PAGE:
Informatica reintroduced itself to the world at its recent customer conference, Informatica World, in San Francisco. The company took advantage of the event to showcase its new branding in an effort to change the way customers think about the company. Informatica has been providing information services in the cloud for more than a decade. Even though cloud revenue comprises a minority of Informatica’s business, in absolute terms, the revenue is significant, and company executives want the public to recognize Informatica as a leader in cloud-based data management services for enterprises. Presenters also made notable product announcements, discussed below, including the application of machine learning to the data management process.
Topics: Big Data, Data Science, Analytics, Business Intelligence, Cloud Computing, Data Governance, Data Integration, Data Preparation, Information Optimization, Machine Learning and Cognitive Computing, Machine Learning Digital Technology
Some 3,000 people attended Domo’s recent customer event, called Domopalooza. That’s nearly double the attendance of the previous event, which my colleague Mark Smith covered. Formerly a bit “stealthy,” Domo has started sharing more information, some of which I’ll pass along, as well as observations about product announcements made at the event.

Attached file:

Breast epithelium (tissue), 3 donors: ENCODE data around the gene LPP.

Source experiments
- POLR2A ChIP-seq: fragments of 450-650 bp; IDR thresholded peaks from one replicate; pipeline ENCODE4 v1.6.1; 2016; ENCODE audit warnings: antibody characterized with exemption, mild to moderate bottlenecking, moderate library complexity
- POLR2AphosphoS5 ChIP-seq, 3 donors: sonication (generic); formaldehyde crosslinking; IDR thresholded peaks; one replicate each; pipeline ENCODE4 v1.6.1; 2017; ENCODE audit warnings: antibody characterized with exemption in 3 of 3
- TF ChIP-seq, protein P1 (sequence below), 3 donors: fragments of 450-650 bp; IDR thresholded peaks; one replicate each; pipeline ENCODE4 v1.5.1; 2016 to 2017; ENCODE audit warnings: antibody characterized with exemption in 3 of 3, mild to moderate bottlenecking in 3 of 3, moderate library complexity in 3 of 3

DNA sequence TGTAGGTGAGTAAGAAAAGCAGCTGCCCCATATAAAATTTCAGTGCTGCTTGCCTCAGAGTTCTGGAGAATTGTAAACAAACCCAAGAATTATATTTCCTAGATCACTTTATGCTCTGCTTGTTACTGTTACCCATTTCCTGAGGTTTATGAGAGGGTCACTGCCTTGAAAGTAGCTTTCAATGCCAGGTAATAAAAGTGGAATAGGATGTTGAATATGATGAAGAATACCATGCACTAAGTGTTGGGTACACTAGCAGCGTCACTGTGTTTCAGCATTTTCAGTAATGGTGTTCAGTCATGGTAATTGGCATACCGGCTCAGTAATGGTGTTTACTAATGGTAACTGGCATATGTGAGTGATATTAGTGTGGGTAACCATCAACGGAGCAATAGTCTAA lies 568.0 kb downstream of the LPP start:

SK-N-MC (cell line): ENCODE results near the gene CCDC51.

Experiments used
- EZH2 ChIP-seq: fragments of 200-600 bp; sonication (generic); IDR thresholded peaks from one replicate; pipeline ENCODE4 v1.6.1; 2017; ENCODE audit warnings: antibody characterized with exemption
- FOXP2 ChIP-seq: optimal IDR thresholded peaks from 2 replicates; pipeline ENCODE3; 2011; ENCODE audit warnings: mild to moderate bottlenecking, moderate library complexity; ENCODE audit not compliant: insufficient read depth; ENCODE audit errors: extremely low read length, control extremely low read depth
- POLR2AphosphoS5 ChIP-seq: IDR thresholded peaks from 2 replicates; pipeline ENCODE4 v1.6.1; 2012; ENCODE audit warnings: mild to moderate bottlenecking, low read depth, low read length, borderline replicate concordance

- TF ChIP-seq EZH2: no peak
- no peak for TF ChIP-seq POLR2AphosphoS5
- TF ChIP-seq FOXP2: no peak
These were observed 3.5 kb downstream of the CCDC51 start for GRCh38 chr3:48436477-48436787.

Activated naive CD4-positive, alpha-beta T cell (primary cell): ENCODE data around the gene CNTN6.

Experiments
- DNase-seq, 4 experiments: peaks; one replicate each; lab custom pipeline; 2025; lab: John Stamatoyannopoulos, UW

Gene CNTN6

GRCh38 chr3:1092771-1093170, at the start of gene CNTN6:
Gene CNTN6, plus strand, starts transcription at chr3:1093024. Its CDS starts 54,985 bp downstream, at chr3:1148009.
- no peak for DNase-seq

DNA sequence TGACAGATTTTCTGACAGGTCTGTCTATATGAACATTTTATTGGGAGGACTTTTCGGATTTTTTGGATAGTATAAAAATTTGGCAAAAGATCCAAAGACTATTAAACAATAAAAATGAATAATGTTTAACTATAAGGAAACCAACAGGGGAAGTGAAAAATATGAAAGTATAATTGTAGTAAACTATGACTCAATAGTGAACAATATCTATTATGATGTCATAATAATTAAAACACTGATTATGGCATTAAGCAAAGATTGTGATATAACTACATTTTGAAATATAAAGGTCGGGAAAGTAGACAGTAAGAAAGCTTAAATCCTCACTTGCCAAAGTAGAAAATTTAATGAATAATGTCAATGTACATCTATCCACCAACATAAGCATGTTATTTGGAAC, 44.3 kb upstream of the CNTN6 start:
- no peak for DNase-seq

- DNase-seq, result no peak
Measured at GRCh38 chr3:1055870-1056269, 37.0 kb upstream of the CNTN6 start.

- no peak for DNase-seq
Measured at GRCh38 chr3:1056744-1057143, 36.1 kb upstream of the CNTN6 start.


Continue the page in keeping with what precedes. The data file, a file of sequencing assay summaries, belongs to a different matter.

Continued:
Topics: Big Data, Data Science, Mobile, Mobile Technology, Analytics, Business Intelligence, Cloud Computing, Collaboration, Machine Learning and Cognitive Computing, Machine Learning Digital Technology
I recently attended SAS Institute’s analyst relations conference. There the company provided updates on its financial performance and its Viya platform and a glimpse into some of its future plans.